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CDOT Wins Two National Awards for Outstanding Transportation Projects

July 6, 2016 - Statewide Transportation Plan - Awards highlight transportation projects that improve travel and quality of life

DENVER -- The Colorado Department of Transportation (CDOT) claimed two awards in a national competition showcasing excellence in projects that improve travel safety, reduce congestion and provide more mobility options. CDOT was awarded for the US 6 Bridges Design Build project in Denver and the I-70 Mountain Express Lane project between Empire and Idaho Springs.

The Western Association of State Highway and Transportation Officials, known as WASHTO, announced the winners at its conference in Laramie, Wyo. WASHTO’s membership includes 18 western states and it’s the second of four regional groups naming recipients of this year’s “America’s Transportation Awards.”

“We are thrilled to receive national recognition for these two innovative projects that are already improving the daily lives of commuters in the metro area and for mountain corridor travelers,” said Shailen Bhatt, CDOT Executive Director. “CDOT thanks all the communities and partners involved in delivering these projects that help to improve the efficiency and safety of our transportation system.”

CDOT’s $98 million project along US 6 replaced six obsolete bridges between Knox Court and I-25, and eliminated weaving movements between Federal Boulevard and I-25 to improve travel times and safety. Crews increased mobility and access to neighborhoods by adding a dedicated bike lane on the new Knox Court Bridge and by improving connections between trails and the new pedestrian bridge over 6th Avenue. This vital investment and comprehensive community outreach initiatives allowed officials to deliver 10 years’ worth of improvements in just 21 months, saving taxpayers time and money in user, construction and maintenance costs.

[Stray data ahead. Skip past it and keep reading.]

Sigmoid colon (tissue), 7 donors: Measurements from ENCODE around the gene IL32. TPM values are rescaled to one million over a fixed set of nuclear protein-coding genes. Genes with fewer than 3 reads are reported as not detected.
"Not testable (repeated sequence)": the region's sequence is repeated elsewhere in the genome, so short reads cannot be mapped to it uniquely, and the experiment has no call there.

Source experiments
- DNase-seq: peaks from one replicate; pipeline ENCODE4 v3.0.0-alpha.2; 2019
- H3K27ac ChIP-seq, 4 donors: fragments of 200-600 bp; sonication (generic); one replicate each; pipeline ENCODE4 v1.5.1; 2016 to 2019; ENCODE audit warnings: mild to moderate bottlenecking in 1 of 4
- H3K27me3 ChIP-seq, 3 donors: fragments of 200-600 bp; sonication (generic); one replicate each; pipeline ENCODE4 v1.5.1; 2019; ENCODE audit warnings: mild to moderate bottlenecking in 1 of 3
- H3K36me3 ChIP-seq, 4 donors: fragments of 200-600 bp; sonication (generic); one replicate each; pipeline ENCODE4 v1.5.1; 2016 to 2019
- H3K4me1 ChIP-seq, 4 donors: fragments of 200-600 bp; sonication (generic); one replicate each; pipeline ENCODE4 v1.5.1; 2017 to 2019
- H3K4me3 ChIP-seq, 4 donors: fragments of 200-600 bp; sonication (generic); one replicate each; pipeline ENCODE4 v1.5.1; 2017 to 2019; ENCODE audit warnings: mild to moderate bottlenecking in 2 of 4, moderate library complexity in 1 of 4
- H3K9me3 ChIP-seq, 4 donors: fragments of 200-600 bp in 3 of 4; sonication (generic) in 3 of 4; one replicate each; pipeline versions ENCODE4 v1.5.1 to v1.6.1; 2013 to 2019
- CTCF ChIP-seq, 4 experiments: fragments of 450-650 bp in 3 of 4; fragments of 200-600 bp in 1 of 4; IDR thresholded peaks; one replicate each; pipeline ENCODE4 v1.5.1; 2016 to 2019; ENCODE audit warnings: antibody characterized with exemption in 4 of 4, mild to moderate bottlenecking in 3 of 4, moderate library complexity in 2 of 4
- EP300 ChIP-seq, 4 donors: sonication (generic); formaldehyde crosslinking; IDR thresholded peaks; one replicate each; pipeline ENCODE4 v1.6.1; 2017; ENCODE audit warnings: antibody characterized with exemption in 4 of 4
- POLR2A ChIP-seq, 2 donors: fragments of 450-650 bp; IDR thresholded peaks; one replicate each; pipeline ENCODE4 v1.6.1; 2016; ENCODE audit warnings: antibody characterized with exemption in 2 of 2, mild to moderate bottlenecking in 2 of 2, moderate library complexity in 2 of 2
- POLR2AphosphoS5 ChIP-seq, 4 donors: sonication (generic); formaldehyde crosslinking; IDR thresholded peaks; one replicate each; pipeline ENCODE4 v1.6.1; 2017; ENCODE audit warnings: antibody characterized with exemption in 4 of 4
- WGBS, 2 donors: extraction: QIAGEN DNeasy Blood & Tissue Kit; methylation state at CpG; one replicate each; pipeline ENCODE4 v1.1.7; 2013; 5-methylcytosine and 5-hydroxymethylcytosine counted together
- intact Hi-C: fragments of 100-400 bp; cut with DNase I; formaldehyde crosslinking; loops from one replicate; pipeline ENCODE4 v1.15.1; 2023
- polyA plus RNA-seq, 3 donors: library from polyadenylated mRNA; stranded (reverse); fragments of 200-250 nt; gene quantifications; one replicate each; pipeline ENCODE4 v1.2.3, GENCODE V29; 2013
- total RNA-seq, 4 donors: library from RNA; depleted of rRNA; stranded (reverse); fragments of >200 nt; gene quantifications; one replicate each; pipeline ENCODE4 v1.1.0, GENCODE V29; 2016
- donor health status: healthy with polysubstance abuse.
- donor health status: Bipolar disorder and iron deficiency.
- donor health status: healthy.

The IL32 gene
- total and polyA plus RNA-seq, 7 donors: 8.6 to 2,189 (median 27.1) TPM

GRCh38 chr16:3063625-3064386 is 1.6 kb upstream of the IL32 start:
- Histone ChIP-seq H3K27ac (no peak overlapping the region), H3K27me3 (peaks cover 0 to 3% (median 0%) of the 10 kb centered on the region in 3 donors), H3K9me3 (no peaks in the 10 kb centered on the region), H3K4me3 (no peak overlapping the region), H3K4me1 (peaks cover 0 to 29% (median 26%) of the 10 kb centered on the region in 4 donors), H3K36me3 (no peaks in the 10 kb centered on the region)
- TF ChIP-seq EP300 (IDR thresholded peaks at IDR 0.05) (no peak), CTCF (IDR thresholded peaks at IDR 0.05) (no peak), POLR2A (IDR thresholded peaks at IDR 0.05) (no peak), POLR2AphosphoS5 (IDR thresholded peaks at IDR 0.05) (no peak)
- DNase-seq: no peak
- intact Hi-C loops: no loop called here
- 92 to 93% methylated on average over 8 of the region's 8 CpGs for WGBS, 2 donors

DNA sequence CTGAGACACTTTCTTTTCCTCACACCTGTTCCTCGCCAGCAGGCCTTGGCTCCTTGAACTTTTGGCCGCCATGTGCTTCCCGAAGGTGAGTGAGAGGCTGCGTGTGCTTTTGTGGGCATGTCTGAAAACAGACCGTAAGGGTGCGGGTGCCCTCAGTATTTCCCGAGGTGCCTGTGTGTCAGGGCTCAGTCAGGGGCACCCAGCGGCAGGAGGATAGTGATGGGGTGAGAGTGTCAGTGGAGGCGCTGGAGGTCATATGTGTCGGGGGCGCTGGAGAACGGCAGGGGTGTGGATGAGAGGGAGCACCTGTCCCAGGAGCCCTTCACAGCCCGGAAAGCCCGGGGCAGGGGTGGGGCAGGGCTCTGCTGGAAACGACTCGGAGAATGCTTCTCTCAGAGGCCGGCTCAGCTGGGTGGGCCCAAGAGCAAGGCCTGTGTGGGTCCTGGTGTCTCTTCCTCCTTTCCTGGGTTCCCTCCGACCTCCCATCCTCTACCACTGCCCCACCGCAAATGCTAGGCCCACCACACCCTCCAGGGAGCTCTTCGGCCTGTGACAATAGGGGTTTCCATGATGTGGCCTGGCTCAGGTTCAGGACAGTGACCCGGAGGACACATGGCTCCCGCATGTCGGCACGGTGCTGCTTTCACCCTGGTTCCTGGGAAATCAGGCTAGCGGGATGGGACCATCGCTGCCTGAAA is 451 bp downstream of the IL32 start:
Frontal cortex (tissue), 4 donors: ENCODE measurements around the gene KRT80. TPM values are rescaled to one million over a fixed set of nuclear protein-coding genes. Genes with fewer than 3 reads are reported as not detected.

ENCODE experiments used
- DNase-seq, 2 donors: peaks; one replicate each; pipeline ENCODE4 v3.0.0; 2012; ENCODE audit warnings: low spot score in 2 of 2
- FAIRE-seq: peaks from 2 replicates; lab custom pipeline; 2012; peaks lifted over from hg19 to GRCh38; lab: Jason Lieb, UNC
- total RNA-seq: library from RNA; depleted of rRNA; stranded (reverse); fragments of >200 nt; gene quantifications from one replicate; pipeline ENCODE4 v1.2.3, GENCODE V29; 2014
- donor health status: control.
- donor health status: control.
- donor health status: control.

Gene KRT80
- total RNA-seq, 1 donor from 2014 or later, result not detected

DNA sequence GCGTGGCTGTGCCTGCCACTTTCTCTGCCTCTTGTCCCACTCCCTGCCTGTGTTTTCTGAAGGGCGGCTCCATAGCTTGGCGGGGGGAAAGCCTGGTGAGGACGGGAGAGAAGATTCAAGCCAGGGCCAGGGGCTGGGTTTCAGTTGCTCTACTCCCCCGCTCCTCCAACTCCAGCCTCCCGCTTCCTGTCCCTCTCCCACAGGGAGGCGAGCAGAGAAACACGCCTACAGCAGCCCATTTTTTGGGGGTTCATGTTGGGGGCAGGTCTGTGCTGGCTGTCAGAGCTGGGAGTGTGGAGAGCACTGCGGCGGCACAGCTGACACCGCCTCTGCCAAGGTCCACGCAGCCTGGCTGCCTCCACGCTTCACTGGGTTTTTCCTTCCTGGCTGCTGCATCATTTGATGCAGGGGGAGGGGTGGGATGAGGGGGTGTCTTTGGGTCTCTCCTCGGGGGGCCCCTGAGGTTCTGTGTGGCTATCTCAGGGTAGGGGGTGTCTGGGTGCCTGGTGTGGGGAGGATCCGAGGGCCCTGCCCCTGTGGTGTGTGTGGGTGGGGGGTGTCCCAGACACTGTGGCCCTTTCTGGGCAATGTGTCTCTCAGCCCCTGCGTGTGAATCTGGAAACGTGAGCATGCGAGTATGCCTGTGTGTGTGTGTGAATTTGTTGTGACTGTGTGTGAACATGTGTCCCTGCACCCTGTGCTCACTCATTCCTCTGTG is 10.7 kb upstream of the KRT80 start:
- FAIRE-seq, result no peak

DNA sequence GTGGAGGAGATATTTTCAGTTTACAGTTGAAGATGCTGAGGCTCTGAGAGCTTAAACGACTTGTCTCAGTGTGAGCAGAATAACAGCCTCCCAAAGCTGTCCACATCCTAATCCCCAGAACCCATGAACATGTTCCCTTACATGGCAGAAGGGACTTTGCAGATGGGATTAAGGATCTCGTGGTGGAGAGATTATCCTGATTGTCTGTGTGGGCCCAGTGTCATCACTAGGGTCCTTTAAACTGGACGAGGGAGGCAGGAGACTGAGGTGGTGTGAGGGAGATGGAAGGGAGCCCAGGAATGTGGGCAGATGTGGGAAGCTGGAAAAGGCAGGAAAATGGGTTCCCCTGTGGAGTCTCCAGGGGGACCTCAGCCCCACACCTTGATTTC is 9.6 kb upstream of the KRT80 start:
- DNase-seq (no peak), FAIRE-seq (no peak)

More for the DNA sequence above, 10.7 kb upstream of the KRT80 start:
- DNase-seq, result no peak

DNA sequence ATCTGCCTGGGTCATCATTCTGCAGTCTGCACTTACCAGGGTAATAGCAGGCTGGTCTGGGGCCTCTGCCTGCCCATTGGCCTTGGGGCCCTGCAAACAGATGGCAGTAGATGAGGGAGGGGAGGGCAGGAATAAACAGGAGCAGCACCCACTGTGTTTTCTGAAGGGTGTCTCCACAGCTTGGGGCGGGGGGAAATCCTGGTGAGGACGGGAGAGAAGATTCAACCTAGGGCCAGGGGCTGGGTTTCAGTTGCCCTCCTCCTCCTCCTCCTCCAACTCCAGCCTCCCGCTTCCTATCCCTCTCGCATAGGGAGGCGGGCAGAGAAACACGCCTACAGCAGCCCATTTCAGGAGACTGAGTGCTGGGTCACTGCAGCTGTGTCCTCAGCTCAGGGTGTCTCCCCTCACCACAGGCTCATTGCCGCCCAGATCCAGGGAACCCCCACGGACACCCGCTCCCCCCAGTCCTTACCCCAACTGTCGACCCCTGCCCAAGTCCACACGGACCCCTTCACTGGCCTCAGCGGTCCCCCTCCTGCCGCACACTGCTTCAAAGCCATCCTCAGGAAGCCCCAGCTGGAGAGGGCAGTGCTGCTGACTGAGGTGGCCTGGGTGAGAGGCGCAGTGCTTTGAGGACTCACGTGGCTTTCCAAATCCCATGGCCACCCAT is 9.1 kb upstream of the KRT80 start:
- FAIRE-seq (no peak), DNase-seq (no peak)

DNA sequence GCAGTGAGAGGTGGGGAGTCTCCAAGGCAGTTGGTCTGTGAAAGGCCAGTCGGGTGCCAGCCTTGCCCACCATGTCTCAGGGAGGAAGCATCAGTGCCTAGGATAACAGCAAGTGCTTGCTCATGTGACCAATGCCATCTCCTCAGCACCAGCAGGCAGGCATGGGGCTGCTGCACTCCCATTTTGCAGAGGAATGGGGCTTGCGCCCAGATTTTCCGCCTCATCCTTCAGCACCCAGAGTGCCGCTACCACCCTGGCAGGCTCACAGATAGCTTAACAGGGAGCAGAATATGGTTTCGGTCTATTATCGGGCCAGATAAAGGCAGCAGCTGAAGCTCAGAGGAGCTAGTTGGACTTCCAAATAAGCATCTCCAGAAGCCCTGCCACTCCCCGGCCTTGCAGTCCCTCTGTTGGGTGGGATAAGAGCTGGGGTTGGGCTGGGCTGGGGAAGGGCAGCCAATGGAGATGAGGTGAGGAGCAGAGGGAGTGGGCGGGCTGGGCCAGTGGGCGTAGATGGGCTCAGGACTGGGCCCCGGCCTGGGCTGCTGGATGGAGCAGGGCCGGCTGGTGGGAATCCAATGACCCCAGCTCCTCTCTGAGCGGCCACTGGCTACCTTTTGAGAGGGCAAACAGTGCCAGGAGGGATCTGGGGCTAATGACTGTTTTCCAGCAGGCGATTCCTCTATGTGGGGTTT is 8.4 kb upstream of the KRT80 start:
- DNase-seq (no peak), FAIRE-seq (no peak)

CDOT’s $72 million I-70 Mountain Express Lane project reduced congestion and travel along I-70 between Empire and Idaho Springs by converting the eastbound shoulder into an Express Lane during peak periods only. Through this innovative strategy, an extra travel lane can be added during peak periods, such as weekends and holidays, to guarantee a reliable travel speeds. This tactic diverts up to 900 vehicles to reduce congestion along the 13-mile corridor and adjacent frontage roads. With this project, CDOT officials are facilitating commerce, freight movement and access to recreational activities, while helping local mountain communities and saving travelers time.

About Express Lanes: Express Lanes increase roadway capacity and help to manage congestion on the highways. The use of toll pricing during peak travel times reduces delays, manages congestion and maintains reliable travel times. Express Lanes are currently open on I-25 between downtown Denver and 120th Avenue, US 36 between Denver and Boulder, and on I-70 between Idaho Springs and Empire. For more information, visit www.codot.gov/programs/expresslanes. To get an ExpressToll account and pass, visit www.expresstoll.com.

About the High Performance Transportation Enterprise (HPTE): The HPTE operates as a government-owned, independent business within CDOT. It searches out innovative ways to finance projects to help Colorado fulfill its commitment to increase travel choices through options that include Express Lanes, transit, biking, walking and carpooling. For more information, visit www.coloradohpte.com.

For more information about CDOT, visit www.coloradodot.info.

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